May 2014 Pet of the Month Winner!

POTM MayCongratulations to Simo, winner of the May 2014 Pet of the Month contest on This months contest was a huge success and we couldn’t be happier with the results. Simo will now be eligible for a calendar spot and entered into a vote to be placed on the cover of Pet Connection Magazine. With 45 entries, competition was very fierce!

The June contest will be accepting submissions tomorrow! Keep an eye out on Facebook & Twitter for a link to enter! You can also check back on the contest home page for voting and entry status.

We want to thank everyone who participated in the May contest and wish you the best of luck if you choose to enter again in June. Enter early and share often for the best chances of winning!

Doorways and Dinnertimes

By Lisa Kerley

For the 15 years that I’ve been working with dogs, two notions have continued to be commonly held amongst dog owners, even though the model from which they came was discarded long ago. They are that people need to eat before dogs do and people must always proceed through doorways first.

These are routinely practiced with the belief that they clearly establish the human as ‘pack leader’. Knowing that this model is incorrect and has been replaced, should be reason enough to drop these tactics. Similar to using an earth-centered model to interpret and understand our world, our attitude and approach will be off base when we follow this outdated theory. We now know that naturally occurring canid groups don’t follow these rules, so what’s the point of us doing it? To an onlooker, the act of eating a cracker before feeding the dog somehow translating into supremacy in the household, probably seems pretty silly. Or the mere act of going through a door before your dog verifying your authority… Really?

The simple addition of some structure or routine will often change the way a dog ‘behaves’. Just as with kids, routines reduce stress because of the predictability they afford. They also allow expectations to remain consistent. These are both good things. And one canʼt deny that having some order around doorways and during feeding times is beneficial. There is also value in the opportunity to build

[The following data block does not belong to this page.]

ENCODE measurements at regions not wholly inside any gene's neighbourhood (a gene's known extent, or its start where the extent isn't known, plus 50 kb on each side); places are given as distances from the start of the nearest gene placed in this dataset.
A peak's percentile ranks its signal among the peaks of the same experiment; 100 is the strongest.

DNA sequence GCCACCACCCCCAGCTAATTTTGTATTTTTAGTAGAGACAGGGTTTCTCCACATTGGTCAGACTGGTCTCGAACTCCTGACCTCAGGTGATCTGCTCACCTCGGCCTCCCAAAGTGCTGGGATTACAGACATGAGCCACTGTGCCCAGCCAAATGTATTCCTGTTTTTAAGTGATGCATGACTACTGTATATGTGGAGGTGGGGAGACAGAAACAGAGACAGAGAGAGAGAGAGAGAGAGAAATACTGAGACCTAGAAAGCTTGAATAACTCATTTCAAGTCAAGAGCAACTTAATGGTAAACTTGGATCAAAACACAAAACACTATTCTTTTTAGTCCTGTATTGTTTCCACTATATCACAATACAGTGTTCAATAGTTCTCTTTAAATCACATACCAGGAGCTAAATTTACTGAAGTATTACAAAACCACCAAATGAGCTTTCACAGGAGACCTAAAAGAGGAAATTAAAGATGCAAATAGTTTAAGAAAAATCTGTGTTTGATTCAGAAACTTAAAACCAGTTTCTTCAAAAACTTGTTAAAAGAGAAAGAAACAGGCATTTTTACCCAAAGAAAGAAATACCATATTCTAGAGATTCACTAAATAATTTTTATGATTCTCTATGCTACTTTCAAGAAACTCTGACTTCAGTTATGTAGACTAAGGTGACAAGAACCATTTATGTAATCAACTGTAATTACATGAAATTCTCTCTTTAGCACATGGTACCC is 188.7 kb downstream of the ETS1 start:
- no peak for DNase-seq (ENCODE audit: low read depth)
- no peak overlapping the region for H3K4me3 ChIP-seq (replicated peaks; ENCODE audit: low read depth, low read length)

impulse control and provide things your dog really wants when they are willing to offer calm behavior and work with you.


In the picture to the right, the person isnʼt really focused on what the dog is doing.

  1. Is the dog calm or excited?
  2. Is the dog responding to her and waiting, or is the handler (and the leash) doing all the work?

For the handler, itʼs all about taking that first step through the doorway. If she dropped the leash, there would be nothing stopping the dog from bolting through the door.

What if instead, we used the dogʼs interest in going through the door as a way to reinforce some attention and patience? In the picture below, the dog is calm and focusing on her handler. Will the dog get to go first, or the handler; perhaps theyʼll go through together. Whatʼs important is that the dog is waiting to get some direction and the ʻOK to goʼ. Not only is this a much safer protocol, it also develops some great behaviours. AND the leash isnʼt doing the work, the dog is.



Getting started at the doorway:
There are a few steps involved in teaching your dog to wait patiently at an open door. This is an easy way to begin the process. Remember that the point of this is to have the dog learn to wait without being prompted to. Instead you’ll wait for behavior you like.

Before you start, decide what behavior will ʻworkʼ for your dog to open the door. If they get excited easily and find it difficult to settle, you may want to start with just some quiet and four-on-the-floor. You may be able to hold out for a sit the first time – this will depend on your dog.

With your dog on leash stand in front of the closed door. Wait to see what your dog does. He may try a variety of behaviours, such as jumping, barking or pawing. Remain quiet until he offers the behavior you want.

As soon as he does, Voila! – the door opens and you can release him to go through – “Letʼs go!”




Dinner times

So youʼve probably already guessed that, as with the doorways, Iʼm going to tell you to drop the “eat something firstʼ routine. Youʼre right! A better choice is once again to help your dog develop some impulse control and offer polite behavior for things they want. Perhaps youʼre thinking proudly “My dog already does. I ask him to sit before every meal”. Thatʼs a great start, but thereʼs an important part missing. The dog offering a polite sit.

The difference between physically restraining your dog using a leash and having him exhibit impulse control, is pretty apparent. You may be thinking however, whatʼs the difference between asking for sits and waiting for your dog to offer them? By waiting for the dog to offer behavior:

  1. your dog has to think about whatʼs happening
  2. this will help him be in a calmer, less reactive state